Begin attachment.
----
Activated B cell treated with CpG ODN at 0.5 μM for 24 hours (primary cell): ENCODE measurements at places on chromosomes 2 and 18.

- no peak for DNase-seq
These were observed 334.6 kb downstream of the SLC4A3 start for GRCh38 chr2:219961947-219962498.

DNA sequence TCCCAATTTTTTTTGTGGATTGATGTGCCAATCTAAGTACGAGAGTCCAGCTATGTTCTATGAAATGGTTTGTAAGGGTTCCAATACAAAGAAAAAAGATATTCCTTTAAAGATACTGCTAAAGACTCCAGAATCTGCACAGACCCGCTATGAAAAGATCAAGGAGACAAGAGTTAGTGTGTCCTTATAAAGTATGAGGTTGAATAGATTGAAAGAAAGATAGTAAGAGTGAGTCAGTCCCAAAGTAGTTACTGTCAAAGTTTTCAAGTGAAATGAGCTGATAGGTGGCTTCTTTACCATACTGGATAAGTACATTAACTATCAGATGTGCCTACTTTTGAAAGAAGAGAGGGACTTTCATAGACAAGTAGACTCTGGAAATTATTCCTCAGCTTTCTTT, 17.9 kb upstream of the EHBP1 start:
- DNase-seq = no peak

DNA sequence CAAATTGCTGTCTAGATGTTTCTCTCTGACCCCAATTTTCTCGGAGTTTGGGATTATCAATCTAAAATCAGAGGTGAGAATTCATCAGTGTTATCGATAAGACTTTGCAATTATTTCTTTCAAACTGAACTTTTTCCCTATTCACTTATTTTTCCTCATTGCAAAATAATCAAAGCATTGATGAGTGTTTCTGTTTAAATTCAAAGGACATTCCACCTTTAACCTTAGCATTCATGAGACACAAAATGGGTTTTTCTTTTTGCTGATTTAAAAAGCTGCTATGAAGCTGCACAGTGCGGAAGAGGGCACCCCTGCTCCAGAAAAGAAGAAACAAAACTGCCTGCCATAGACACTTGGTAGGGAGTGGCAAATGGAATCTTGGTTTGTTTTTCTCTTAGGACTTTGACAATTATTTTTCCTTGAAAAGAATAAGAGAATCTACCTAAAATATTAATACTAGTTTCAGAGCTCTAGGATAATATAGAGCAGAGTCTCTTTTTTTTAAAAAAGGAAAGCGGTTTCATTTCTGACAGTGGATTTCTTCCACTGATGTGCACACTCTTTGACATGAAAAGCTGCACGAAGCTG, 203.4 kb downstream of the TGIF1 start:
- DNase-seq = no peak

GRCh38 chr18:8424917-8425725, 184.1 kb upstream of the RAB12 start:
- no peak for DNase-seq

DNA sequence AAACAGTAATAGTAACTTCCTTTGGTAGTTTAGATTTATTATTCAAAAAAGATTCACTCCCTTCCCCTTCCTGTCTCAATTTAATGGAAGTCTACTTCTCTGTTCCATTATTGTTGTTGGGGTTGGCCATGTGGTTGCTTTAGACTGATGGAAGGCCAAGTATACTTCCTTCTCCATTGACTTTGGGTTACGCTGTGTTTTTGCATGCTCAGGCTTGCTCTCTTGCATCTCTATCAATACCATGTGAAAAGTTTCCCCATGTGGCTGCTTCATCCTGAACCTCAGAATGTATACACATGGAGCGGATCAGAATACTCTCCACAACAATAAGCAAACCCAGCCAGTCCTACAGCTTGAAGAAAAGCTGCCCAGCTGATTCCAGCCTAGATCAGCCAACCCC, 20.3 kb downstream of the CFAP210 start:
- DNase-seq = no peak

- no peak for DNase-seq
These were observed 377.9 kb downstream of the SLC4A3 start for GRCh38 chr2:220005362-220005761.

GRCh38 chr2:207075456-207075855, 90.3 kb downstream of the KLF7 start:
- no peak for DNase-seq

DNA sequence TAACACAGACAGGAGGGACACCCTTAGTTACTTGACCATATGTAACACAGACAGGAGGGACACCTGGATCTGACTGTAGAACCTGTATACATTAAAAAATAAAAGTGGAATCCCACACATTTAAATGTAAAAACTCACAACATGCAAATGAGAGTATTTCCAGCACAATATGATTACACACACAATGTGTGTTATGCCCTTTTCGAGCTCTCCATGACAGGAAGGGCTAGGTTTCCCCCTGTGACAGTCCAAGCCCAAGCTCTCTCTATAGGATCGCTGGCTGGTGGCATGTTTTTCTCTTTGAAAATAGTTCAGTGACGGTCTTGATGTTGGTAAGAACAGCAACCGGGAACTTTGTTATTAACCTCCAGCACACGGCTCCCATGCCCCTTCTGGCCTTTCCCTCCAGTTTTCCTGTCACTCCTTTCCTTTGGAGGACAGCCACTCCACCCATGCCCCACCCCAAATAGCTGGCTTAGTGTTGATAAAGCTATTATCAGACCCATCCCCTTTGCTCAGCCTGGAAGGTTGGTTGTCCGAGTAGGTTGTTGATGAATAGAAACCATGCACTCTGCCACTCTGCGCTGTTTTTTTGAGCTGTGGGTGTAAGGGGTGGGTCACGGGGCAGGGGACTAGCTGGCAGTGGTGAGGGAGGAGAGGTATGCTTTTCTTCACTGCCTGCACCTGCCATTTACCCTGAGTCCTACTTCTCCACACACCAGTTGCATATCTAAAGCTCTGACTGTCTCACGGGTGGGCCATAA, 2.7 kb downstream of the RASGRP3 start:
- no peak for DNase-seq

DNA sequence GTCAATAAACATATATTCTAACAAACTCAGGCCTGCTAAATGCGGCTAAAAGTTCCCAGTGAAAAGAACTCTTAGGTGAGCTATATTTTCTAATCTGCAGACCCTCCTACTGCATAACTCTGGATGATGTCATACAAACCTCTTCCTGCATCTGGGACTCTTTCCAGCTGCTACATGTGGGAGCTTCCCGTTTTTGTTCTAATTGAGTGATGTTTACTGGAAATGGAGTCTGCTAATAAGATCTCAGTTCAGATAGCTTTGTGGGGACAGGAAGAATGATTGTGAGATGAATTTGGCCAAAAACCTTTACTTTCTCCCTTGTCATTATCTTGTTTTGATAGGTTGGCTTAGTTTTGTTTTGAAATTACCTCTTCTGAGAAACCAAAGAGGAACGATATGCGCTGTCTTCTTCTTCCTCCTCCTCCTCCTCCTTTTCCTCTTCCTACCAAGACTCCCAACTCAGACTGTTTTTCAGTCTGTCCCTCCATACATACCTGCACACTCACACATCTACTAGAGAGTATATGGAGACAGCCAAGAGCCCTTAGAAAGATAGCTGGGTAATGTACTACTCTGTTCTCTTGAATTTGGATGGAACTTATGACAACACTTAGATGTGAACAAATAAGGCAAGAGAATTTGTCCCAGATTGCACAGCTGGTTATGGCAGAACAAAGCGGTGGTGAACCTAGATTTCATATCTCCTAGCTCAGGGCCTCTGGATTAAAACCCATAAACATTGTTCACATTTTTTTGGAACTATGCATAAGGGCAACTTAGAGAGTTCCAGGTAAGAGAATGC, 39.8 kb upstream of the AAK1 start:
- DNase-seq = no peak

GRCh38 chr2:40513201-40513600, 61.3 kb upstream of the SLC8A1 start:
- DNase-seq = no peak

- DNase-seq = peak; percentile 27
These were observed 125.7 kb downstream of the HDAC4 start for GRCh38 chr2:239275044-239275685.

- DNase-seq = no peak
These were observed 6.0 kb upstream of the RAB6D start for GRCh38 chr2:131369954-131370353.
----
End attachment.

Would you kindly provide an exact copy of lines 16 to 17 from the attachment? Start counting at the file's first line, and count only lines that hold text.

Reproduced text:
DNA sequence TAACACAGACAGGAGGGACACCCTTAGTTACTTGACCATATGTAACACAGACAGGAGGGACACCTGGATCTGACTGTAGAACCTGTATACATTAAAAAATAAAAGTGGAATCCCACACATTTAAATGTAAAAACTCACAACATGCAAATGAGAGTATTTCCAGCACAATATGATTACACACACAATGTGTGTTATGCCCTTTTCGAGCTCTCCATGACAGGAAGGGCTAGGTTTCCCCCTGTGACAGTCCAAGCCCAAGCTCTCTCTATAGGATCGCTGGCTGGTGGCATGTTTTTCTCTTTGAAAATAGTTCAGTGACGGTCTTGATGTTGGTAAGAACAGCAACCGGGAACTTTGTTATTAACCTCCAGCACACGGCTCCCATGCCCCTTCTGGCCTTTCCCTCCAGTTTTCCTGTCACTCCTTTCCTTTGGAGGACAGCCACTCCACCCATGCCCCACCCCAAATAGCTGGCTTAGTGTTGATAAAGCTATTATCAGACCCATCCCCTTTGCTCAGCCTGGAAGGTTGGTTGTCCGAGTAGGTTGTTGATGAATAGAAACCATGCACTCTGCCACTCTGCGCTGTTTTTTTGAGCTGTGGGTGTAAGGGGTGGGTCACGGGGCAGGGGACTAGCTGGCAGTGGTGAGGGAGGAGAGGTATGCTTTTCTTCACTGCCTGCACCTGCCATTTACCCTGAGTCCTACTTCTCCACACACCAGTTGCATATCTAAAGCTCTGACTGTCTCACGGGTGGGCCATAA, 2.7 kb downstream of the RASGRP3 start:
- no peak for DNase-seq